EU leaders say they are moving towards a common approach on energy

EU leaders have said they are making headway with joint plans to cut electricity bills across the bloc, despite signs that disagreements persist over how to tackle the region’s energy crisis.

At the end of a two-day informal summit in Prague, Italy’s outgoing Prime Minister Mario Draghi, an early supporter of a regional cap on gas prices, told reporters that “things are moving in the energy sector”.

Czech Prime Minister Petr Fiala said energy ministers would hold “as many councils as necessary” to fill the gaps left by sweeping proposals that include ideas such as joint talks with suppliers and a decoupling of gas prices from electricity prices. The European Commission is expected to come up with detailed measures within weeks.

However, the summit also highlighted disagreements among leaders on how to counteract the impact of the Russian invasion of Ukraine on the region’s energy markets.

Since the invasion began in late February, gas prices have skyrocketed across the region. But instead of pursuing a common approach to lessen the burden of higher energy bills on European businesses and households, some member states, including Germany, the region’s largest economy, have opted to go it alone.

Several politicians, including Draghi and Hungarian Prime Minister Viktor Orbán, accused Berlin of undermining unity with its controversial €200 billion aid package unveiled last week.

Poland’s Prime Minister Mateusz Morawiecki said on Friday that Germany had destroyed the internal market by subsidizing its own companies and households, while opposing a Europe-wide cap on gas prices.

However, Germany’s Chancellor Olaf Scholz said the meeting had been constructive and insisted his government’s package is in line with what France, Italy and other countries are doing to help households and businesses struggling with energy bills.

In a change of position, Scholz signaled that he would advocate joint talks with suppliers such as Norway and the USA. “It’s important to also talk to other buyers like Japan and South Korea,” he said. Proponents believe EU talks will help lower wholesale energy prices through collective bargaining.

However, Scholz maintained his earlier opposition to gas price caps, saying they “raise security of supply issues”.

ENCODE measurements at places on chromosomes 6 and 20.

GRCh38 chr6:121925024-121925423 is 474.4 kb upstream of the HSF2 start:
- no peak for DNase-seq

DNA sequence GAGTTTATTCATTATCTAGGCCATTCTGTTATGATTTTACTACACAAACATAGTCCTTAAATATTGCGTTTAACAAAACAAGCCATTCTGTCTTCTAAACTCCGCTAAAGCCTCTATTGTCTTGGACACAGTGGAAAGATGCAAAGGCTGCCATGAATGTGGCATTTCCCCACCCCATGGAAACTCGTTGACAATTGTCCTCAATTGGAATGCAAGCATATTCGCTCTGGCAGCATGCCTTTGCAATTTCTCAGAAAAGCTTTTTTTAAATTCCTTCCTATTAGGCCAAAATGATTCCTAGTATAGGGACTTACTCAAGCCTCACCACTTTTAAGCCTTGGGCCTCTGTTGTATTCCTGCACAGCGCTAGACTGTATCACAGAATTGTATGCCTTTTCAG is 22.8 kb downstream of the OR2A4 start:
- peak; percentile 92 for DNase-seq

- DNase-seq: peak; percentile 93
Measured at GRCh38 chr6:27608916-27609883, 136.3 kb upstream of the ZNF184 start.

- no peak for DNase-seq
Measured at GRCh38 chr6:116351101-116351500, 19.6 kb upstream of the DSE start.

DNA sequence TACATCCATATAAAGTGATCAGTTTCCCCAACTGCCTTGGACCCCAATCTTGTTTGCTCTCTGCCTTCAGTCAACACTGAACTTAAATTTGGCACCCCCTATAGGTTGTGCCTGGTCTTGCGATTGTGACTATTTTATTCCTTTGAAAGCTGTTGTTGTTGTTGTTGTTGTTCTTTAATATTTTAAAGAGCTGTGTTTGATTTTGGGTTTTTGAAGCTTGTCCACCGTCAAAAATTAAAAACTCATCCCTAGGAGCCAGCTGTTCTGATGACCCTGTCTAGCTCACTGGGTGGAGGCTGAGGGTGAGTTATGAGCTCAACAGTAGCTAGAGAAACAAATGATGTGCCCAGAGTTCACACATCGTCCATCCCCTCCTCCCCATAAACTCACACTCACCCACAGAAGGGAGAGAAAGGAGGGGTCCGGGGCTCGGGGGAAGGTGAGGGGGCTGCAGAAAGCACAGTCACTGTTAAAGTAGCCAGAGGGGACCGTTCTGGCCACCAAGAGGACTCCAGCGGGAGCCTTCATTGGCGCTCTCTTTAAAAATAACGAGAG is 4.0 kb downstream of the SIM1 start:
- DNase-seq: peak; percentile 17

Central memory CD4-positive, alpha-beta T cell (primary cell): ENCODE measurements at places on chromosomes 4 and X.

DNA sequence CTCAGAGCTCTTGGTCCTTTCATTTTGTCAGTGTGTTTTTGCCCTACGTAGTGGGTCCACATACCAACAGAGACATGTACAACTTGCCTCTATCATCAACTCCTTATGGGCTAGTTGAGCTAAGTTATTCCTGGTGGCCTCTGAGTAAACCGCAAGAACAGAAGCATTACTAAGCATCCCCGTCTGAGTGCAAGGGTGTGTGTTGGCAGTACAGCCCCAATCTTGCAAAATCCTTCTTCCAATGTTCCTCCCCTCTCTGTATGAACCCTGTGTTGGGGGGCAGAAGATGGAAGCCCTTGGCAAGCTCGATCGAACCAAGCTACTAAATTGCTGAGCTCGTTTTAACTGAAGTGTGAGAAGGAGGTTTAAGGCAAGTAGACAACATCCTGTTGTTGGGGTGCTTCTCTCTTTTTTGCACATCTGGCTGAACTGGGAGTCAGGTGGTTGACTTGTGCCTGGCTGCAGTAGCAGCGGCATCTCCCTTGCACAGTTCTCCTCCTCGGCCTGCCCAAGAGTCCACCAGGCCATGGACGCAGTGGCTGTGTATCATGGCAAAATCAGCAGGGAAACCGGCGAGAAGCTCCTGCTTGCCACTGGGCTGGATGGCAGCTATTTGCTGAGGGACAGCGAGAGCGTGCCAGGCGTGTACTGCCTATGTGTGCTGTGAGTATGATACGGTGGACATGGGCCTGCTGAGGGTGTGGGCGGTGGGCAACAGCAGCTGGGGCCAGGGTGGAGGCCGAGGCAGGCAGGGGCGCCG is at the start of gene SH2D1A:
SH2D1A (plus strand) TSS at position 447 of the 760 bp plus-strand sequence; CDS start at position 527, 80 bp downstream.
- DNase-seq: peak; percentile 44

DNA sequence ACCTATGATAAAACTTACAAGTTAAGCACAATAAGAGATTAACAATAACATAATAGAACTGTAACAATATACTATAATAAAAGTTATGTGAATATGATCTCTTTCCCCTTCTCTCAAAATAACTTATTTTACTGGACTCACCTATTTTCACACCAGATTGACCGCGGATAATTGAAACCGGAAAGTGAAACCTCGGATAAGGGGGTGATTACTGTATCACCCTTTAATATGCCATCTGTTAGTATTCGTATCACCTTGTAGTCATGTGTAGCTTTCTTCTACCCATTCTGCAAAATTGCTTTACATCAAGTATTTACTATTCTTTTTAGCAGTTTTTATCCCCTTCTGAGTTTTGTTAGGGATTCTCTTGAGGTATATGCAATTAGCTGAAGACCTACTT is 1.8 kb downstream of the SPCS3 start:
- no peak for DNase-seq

Several states have warned that a cap could scare suppliers of shipped liquefied natural gas like Qatar, urging them to get their products to importers willing to pay more. Austria’s Chancellor Karl Nehammer, whose country is one of the few that still receives long-distance gas from Russia, said on Friday that Vienna was “in favor of a gas price cap, but we have to be careful that it’s not a Russian gas embargo through the back door”.

OECD Secretary General Mathias Cormann said on Friday: “A price cap is one of those distorting decisions that sends the wrong signal”. Speaking at the Globsec conference in Slovakia, the head of the Paris-based organization of advanced economies also warned against using large fiscal stimulus packages at a time when the ECB and other central banks’ priority is to contain inflation.

“To the extent that governments continue to add fiscal stimulus. . . they complicate the job of central bankers,” he said.

European Commission President Ursula von der Leyen said leaders have also expressed support for joint gas purchases starting next spring when storage facilities will be exhausted after the winter months. Joint procurement would mean that Member States would not “outbid” each other.

Von der Leyen also wants member states to build “corridors” with trusted suppliers, possibly at fixed prices. On Thursday, she and Norwegian Prime Minister Jonas Gahr Støre pledged to create “common tools” to help ease the energy crisis.

Since the invasion of Ukraine began in February, Norway has overtaken Russia as the EU’s largest external supplier of gas. However, officials said it was not clear whether the agreement would result in lower prices or more gas from the Nordic country for the block.

Additional reporting by Raphael Minder in Bratislava

Video: How Putin held Europe hostage over energy | FT power source EU leaders say they are moving towards a common approach on energy

Adam Bradshaw

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